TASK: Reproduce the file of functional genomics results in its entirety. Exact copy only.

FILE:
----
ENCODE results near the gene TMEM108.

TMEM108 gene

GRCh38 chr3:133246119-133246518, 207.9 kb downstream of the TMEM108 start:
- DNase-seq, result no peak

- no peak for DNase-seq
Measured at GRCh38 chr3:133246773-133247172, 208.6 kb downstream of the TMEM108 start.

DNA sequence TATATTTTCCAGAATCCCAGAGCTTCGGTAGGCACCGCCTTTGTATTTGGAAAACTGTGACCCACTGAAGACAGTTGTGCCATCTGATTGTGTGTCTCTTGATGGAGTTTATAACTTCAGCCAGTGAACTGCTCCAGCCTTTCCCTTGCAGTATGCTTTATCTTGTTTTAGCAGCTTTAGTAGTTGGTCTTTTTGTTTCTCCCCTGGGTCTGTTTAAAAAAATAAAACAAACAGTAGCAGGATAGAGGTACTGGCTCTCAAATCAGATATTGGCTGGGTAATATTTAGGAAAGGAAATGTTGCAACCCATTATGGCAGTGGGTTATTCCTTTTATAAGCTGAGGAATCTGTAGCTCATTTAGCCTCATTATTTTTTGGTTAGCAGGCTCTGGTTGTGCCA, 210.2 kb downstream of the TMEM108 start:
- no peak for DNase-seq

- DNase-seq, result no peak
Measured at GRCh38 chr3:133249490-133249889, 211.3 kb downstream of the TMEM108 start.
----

ENCODE results near the gene TMEM108.

TMEM108 gene

GRCh38 chr3:133246119-133246518, 207.9 kb downstream of the TMEM108 start:
- DNase-seq, result no peak

- no peak for DNase-seq
Measured at GRCh38 chr3:133246773-133247172, 208.6 kb downstream of the TMEM108 start.

DNA sequence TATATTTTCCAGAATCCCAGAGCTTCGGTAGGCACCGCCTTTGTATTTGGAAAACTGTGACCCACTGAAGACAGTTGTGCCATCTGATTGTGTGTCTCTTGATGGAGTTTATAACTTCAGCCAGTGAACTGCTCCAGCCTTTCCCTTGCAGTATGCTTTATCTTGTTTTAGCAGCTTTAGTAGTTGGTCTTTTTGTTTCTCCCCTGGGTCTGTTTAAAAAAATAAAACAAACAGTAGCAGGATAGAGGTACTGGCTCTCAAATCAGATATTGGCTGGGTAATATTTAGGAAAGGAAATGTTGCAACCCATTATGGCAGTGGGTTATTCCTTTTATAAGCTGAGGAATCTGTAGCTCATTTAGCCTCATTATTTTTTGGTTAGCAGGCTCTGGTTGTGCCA, 210.2 kb downstream of the TMEM108 start:
- no peak for DNase-seq

- DNase-seq, result no peak
Measured at GRCh38 chr3:133249490-133249889, 211.3 kb downstream of the TMEM108 start.